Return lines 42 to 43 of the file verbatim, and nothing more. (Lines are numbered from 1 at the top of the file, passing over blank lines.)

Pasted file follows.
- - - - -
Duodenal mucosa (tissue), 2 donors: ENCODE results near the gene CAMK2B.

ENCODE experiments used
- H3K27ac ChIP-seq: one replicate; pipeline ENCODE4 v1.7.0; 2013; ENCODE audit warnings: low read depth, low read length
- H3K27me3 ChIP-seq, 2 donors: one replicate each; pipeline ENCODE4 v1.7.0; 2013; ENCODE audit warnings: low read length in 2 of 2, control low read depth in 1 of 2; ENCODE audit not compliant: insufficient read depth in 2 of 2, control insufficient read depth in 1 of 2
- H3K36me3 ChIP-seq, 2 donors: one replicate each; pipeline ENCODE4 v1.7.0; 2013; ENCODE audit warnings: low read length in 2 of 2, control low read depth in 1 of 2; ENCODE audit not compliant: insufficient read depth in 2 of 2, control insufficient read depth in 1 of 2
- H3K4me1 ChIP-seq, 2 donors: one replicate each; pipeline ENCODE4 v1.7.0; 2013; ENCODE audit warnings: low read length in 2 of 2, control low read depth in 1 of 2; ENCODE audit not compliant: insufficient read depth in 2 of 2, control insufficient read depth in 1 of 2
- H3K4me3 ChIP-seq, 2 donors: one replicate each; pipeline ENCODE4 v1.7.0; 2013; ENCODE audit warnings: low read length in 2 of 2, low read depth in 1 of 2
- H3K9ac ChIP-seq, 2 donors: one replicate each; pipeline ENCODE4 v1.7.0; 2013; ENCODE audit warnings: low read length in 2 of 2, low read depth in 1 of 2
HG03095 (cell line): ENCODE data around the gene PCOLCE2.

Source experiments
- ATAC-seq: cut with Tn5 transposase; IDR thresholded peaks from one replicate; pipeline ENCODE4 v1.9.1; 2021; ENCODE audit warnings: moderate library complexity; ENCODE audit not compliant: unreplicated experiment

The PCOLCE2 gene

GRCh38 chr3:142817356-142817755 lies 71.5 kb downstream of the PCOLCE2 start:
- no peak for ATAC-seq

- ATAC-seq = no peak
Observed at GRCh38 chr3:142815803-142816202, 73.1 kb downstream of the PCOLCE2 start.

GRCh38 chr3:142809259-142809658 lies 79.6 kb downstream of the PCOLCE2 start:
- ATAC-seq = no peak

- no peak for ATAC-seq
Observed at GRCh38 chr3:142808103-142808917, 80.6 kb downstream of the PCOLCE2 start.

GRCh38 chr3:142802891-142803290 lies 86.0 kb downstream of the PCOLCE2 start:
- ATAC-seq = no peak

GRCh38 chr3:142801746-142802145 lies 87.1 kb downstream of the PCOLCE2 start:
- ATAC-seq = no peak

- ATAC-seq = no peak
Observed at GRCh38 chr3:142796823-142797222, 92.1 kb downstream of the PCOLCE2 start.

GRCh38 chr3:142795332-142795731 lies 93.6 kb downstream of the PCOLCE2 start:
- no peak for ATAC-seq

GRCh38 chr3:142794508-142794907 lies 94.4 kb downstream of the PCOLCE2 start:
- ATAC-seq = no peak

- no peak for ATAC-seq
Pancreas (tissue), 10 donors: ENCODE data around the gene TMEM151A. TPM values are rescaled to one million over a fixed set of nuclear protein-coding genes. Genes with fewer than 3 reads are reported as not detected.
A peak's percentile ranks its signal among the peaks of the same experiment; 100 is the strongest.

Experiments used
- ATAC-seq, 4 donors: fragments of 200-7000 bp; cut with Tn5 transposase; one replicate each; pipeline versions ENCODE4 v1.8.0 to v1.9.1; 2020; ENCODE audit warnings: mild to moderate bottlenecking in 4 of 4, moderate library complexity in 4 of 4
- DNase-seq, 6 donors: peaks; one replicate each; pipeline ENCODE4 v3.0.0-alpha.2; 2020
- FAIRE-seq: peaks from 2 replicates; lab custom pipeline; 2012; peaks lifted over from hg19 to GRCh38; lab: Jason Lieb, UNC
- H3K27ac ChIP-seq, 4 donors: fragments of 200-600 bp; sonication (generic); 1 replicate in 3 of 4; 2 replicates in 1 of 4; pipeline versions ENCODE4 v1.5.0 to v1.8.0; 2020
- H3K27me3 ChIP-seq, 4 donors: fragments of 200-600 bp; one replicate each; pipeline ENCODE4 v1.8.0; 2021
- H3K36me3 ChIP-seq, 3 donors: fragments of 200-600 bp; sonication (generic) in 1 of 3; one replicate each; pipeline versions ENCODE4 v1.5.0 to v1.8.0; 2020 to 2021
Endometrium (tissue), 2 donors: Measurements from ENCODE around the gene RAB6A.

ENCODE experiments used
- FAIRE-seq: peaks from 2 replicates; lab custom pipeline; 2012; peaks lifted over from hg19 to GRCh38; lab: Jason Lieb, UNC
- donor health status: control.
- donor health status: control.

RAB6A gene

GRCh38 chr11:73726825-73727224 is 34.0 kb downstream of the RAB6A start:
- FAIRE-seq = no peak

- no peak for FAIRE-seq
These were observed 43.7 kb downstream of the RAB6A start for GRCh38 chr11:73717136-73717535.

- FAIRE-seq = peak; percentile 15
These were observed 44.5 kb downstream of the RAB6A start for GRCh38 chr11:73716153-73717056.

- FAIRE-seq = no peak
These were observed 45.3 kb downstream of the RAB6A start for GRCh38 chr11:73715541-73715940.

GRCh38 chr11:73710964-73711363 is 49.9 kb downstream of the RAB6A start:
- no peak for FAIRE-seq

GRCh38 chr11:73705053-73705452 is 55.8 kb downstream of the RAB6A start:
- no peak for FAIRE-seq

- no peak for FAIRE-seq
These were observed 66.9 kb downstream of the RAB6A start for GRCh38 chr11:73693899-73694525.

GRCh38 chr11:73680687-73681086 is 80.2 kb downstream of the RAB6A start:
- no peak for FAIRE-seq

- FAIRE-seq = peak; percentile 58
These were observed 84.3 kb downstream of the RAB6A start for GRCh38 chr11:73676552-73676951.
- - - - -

ENCODE experiments used
- FAIRE-seq: peaks from 2 replicates; lab custom pipeline; 2012; peaks lifted over from hg19 to GRCh38; lab: Jason Lieb, UNC